From 30 November to 12 December, Dubai will host COP28, the 28th Conference of the Parties to the United Nations Framework Convention on Climate Change. The 170 members of the Belgian delegation will work together to realise Belgium’s desire for a just and inclusive transition, with the active participation of public and private stakeholders.
COP28 will focus on the political conclusion of the first Global Stocktake, a key component of the Paris Agreement on climate change that will be used to monitor its implementation and assess collective progress towards the agreed goals. This is vital, as a new UN report highlights the modest progress made since the agreement was signed in 2015.
To communicate and negotiate its views, Belgium can count on a delegation of around 170 people, more than Flemish Environment minister Zuhal Demir had in mind.
“A climate puppet show contributes little to the fight against climate change,” she said in October. “If politics wants to keep its credibility with the people, it shouldn’t participate in these puppet shows and should focus on the core issue: achievements on the ground.”
Yet unlike at COP27, where there were 120 Belgians, Belgium will now be even more strongly represented with 170 people.
World Climate Action Summit
As usual, the multi-day climate negotiations are attracting many politicians. Prime minister Alexander De Croo will represent Belgium at the two-day opening event, the World Climate Action Summit, which many heads of state and government will attend.
The second week see the ministerial segment, where the Belgian delegation will be led by the minister of Climate, Environment, Sustainable Development and Green Deal, Zakia Khattabi. The Brussels minister for Climate Change, Environment, Energy and Participatory Democracy, Alain Maron, who represents Belgium in the EU, will lead the delegation during the European coordination meetings.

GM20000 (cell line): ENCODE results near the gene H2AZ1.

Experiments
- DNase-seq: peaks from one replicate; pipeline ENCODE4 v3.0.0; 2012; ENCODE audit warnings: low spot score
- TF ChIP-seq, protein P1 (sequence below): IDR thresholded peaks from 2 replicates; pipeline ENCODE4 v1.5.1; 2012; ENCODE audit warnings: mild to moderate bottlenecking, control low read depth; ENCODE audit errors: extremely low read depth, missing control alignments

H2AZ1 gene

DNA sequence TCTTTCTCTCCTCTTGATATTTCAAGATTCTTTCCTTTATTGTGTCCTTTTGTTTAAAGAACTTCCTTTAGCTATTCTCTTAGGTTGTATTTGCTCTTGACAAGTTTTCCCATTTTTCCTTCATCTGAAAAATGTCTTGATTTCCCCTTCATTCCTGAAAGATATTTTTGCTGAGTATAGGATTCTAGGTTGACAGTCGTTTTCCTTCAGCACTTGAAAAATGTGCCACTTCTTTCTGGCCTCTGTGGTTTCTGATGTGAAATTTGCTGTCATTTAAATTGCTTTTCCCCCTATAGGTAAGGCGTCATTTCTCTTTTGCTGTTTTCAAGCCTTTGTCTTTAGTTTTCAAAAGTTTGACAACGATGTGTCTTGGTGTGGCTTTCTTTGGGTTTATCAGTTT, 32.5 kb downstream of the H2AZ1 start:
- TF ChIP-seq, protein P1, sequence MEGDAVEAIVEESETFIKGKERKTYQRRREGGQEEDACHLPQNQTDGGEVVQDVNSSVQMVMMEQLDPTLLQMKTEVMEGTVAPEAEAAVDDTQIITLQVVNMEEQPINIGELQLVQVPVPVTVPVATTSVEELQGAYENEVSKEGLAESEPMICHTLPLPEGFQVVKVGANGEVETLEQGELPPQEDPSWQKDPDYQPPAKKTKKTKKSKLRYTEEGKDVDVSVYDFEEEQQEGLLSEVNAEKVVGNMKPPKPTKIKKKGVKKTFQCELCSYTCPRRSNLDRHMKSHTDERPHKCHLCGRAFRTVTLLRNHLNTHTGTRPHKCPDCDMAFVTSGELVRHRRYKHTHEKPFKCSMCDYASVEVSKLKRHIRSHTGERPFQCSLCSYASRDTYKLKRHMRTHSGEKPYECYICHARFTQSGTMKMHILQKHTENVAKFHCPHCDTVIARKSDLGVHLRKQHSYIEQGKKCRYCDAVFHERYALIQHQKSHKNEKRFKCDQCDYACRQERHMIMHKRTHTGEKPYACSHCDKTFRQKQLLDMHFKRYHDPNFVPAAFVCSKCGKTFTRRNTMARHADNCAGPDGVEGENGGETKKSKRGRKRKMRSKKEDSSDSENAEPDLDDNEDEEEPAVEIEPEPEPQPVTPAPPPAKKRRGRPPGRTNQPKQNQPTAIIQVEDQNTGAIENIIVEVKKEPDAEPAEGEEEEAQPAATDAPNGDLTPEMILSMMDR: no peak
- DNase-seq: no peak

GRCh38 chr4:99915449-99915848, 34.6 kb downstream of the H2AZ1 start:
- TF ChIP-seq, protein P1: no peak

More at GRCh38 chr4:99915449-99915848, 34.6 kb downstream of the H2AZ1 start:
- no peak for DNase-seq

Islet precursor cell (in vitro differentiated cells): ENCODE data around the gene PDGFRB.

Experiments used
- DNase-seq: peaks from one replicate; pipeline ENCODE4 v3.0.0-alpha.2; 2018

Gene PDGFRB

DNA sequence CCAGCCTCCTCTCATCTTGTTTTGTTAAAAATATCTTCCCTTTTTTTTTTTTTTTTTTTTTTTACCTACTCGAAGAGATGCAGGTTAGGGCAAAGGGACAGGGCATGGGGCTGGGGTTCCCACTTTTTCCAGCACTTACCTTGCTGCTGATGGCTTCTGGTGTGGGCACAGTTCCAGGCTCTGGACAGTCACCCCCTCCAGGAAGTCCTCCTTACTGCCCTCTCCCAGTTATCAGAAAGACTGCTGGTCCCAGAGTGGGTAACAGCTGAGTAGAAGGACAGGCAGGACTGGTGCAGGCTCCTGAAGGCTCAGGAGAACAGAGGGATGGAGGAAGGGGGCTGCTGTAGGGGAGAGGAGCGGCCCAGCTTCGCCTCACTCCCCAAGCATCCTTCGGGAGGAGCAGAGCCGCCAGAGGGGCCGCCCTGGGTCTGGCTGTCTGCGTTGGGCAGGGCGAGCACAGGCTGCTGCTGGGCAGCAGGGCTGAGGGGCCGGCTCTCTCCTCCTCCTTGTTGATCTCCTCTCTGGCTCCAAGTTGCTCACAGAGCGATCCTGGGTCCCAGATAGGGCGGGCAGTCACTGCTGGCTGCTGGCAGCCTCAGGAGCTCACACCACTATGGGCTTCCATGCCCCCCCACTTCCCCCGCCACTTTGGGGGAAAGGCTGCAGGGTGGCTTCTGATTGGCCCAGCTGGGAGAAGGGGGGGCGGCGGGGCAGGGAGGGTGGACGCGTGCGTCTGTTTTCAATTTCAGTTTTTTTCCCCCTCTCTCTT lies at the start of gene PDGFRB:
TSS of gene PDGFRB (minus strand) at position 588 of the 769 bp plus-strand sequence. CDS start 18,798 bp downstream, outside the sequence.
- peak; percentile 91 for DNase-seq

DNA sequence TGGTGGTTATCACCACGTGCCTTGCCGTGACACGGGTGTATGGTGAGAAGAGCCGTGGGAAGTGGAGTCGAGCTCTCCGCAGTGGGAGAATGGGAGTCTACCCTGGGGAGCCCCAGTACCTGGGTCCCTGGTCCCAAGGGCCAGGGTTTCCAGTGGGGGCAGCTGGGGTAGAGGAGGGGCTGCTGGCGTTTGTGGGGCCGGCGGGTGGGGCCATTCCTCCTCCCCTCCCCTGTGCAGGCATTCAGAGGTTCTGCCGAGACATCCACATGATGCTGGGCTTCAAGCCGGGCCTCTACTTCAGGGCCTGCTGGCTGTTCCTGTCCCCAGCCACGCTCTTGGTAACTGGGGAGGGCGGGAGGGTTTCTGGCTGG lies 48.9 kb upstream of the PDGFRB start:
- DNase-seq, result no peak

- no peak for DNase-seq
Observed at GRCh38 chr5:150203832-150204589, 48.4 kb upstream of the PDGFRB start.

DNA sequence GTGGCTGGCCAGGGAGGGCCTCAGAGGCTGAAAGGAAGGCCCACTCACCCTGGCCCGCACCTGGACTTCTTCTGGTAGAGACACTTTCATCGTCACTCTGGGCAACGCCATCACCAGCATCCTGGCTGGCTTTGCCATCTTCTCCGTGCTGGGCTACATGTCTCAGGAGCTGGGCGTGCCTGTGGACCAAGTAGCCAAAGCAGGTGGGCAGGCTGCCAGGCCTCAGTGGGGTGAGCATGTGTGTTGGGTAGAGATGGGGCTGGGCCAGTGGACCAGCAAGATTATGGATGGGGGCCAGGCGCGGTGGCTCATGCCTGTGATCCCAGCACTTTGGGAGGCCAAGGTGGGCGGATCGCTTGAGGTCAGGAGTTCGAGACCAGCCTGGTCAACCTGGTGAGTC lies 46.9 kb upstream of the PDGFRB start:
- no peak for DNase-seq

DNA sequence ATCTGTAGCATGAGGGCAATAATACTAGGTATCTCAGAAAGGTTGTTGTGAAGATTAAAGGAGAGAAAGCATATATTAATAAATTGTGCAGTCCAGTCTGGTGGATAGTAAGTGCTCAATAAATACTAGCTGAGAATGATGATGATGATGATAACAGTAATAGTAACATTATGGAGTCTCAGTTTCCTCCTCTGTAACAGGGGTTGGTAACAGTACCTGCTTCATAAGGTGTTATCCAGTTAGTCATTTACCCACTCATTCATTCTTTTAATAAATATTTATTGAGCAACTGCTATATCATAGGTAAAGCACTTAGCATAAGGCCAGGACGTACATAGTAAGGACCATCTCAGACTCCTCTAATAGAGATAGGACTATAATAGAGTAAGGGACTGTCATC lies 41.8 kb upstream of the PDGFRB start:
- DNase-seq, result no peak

Team of experts
Negotiations prior to the ministerial segment will be monitored by a core team of experts from the federal administration and some regional counterparts, totalling about 25 people. Among them are 12 experts from the Climate Change Service of the Federal Public Health Service.
Many of these have participated in numerous COPs and some have been coordinating European positions on key issues for years. This core team will have to coordinate and promote not only Belgian but also European positions in the first half of 2024, when Belgium holds the EU presidency, in preparation for COP29.
In addition to this negotiating team, another 15 representatives of federal and regional administrations are liaising with their respective authorities or in connection with numerous thematic events organised on the sidelines of the negotiations, as well as bilateral contacts and plurilateral initiatives launched during the COP.
Other ministers in the delegation include Energy minister Tinne Van der Straeten, Development Cooperation minister Caroline Gennez and Walloon vice-minister president and minister for Climate, Energy, Mobility and Infrastructure Philippe Henry. The Chamber of Representatives and the Flemish Parliament will each send three MPs.
Ambitious climate policy
The Belgian delegation will also include around five people from international institutions such as the OECD and the Benelux countries. The Belgian Ambassador to the UAE and 20 representatives from other federal and regional government institutions, including Flanders Investment & Trade, AWEX, Hub Brussels and VITO will also attend.
On top of that, some 50 delegates from Belgian or Belgium-based companies want to position themselves in the climate and energy transition, including the Port of Antwerp and dredging company Jan De Nul. This shows that Belgium, despite being a small dot on the world map, is ready to join forces with the other participating countries in supporting an ambitious climate policy.